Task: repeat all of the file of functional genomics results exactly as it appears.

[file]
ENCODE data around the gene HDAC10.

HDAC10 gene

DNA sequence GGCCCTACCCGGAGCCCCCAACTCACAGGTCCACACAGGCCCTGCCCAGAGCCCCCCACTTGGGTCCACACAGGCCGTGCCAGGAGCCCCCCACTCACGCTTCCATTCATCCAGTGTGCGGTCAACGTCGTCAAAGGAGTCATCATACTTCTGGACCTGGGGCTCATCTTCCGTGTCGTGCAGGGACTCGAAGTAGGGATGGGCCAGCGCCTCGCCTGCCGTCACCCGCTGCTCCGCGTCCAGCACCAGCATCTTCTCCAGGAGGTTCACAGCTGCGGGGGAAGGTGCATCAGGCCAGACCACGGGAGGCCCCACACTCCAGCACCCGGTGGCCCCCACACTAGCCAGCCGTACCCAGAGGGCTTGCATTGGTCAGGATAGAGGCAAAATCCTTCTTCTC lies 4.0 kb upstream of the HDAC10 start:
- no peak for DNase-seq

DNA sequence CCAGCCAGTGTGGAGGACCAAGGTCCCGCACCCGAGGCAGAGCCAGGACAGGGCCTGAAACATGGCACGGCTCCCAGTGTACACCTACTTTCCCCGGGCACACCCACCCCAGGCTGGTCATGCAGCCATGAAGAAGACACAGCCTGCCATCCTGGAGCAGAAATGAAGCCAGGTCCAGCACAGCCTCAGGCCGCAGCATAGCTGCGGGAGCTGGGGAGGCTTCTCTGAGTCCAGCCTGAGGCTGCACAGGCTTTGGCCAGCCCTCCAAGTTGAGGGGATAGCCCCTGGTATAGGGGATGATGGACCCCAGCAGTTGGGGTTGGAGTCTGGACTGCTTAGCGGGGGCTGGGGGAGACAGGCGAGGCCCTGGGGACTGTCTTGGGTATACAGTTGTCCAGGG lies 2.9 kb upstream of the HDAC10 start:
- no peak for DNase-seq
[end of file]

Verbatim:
ENCODE data around the gene HDAC10.

HDAC10 gene

DNA sequence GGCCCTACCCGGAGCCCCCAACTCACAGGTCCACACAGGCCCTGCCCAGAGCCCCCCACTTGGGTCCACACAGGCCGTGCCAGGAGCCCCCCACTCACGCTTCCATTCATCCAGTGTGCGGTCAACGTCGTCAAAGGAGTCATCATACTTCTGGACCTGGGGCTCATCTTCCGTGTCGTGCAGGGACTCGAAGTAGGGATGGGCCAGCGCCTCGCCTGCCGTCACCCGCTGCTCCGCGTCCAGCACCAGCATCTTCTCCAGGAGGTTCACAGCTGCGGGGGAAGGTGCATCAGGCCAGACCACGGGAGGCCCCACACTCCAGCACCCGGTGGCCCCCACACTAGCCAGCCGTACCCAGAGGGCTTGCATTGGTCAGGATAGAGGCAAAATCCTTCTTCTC lies 4.0 kb upstream of the HDAC10 start:
- no peak for DNase-seq

DNA sequence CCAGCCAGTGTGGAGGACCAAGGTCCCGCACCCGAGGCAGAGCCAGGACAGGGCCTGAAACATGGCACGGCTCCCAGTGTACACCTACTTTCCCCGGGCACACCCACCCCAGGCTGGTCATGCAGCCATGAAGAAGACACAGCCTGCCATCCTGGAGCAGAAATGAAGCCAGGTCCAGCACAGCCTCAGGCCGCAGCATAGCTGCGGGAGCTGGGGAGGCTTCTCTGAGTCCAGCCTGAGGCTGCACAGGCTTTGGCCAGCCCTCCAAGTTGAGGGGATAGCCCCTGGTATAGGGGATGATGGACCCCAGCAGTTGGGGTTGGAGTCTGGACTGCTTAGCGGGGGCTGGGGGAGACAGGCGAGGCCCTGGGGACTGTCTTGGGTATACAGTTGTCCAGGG lies 2.9 kb upstream of the HDAC10 start:
- no peak for DNase-seq